Kiese.Matthias Stylised Facts on Cluster policy.pdf

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Stylised Facts on Regional Cluster Policies in Germany
Matthias Kiese (Ruhr-Universität Bochum,
Over the past quarter of a century, the cluster concept has become firmly established
in regional and innovation policy, as well as regional and local economic
development at all spatial levels across Germany. This paper aims at drawing
lessons from the experiences made with regional cluster policies in Germany.
Informed by a public choice model of cluster policy and the practice of cluster
development, it starts with an overview of cluster policies in Germany within a
multilevel governance framework. Based on an interview survey of 134 practitioners,
policy advisors and independent observers, it reviews the experiences made in three
federal states and seven regions. The empirical findings are condensed into ten
stylised facts, which allow for policy recommendations and the formulation of issues
for further research.


A quarter of a century ago, the publication of “The Competitive Advantage of Nations”
(PORTER 1990) rediscovered and popularised the concept of clusters to support
innovation and economic development at the regional scale. Cluster policies have
since become firmly established in developed, transition and developing economies
alike. However, what exactly a cluster is remains far from clear (cf. MARTIN/SUNLEY
2003: 10-13). In the most widely used definition that serves well as a common
denominator of alternative attempts, PORTER (1998: 197 f.) defines clusters as
“geographic concentrations of interconnected companies, specialized suppliers,
service providers, firms in related industries, and associated institutions (for example,
universities, standards agencies, and trade associations) in particular fields that
compete but also cooperate". From this departure, all efforts of government to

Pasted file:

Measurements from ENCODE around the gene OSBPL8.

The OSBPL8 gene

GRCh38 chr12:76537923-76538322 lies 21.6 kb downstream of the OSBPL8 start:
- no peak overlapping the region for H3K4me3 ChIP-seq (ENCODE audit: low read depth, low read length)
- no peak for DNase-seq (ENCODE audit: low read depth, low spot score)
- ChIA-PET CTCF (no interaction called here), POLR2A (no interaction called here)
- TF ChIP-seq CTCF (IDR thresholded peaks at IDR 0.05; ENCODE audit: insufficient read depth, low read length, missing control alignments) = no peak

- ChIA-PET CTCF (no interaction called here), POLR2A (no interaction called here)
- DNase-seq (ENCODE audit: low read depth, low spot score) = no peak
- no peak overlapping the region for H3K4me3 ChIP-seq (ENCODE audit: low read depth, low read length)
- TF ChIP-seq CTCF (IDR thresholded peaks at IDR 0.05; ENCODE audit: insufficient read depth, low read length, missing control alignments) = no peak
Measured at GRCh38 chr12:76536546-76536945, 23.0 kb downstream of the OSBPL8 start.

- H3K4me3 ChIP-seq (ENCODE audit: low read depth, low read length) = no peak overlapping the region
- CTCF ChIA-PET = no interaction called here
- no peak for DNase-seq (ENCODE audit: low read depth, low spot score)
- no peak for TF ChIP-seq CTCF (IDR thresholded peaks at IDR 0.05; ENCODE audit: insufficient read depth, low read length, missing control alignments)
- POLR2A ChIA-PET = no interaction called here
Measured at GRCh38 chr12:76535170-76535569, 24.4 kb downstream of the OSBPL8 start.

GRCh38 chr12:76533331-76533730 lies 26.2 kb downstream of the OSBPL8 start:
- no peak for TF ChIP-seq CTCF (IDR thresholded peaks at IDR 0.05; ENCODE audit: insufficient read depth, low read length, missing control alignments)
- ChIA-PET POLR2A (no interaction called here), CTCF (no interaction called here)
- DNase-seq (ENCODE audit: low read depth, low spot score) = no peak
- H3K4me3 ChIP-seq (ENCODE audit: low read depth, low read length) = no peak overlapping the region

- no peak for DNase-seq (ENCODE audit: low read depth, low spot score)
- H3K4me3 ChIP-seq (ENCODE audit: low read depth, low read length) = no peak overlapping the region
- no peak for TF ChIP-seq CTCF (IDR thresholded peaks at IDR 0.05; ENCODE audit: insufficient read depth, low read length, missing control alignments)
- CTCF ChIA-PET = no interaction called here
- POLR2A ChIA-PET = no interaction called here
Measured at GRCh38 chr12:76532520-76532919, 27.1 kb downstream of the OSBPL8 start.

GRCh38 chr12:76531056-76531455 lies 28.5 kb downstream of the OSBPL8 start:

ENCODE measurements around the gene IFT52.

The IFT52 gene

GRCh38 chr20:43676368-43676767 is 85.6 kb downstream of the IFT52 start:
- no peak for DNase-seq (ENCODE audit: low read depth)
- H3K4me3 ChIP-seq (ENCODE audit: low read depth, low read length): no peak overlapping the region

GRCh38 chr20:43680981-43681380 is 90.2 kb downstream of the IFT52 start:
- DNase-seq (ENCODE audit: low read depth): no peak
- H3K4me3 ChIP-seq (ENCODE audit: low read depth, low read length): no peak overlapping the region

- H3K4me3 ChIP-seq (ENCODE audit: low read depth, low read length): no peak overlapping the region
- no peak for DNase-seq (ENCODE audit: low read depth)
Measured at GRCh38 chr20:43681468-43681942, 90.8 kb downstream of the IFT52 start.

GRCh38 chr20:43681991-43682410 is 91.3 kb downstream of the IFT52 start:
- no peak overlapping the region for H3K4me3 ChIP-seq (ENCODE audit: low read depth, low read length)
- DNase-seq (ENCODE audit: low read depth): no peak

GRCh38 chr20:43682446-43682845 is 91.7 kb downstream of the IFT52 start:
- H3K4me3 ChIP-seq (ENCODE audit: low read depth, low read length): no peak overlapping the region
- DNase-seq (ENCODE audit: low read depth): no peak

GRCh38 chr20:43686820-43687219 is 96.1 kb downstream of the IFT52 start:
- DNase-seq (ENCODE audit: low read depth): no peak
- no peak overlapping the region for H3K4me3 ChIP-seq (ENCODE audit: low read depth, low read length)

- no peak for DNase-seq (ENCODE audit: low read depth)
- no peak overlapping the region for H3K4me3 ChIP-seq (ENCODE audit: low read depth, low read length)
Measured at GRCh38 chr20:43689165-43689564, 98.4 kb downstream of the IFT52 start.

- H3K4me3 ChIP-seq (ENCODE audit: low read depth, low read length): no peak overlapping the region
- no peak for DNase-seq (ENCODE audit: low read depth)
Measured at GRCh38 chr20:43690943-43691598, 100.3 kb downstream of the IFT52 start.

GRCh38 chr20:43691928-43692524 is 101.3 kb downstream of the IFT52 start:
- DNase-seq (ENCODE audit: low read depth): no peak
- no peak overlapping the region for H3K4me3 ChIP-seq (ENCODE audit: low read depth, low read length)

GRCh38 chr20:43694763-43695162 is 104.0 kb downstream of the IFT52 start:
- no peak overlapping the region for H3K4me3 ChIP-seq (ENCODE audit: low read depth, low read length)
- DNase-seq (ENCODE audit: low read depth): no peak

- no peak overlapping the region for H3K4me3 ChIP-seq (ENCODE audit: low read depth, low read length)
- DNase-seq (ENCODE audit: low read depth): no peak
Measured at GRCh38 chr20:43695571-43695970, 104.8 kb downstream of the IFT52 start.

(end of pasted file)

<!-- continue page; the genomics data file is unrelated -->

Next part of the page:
develop and support clusters may be classified as cluster policy (cf.
HOSPERS/BEUGELSDIJK 2002: 382). This includes the development of spatial
agglomerations of industry or network fragments into clusters, and often involved the
regionalisation of more established policies, such as industrial, structural, technology,
or innovation policy (cf. BRUCH-KRUMBEIN/HOCHMUTH 2000: 69 f.).
The paper draws on 110 semi-standardised interviews with 134 cluster policy experts
in three federal states of West Germany including seven regional case-studies,
conducted in 2006 and 2007. The sample of interviewees comprised 60 practitioners
in ministries and economic development agencies, of which 19 explicitly classified
themselves as cluster managers, ten consultants and 75 independent observers (cf.
KIESE 2012). Based on literature and exploratory interviews, the choice of states and
regions was meant to create structural, but also institutional and political variety for
the interregional comparison of cluster policies. Interviews focused on the states of
Bavaria, NRW and Lower Saxony, which accounted for 53, 44 and 35 interviewees,
respectively. A further 13 experts were active in more than one state or at the suprastate level more generally. NRW, Bavaria and Lower Saxony were chosen to roughly
represent three economically distinct types of region. While structural policy in NRW
was for decades dominated by the challenge of promoting structural change in the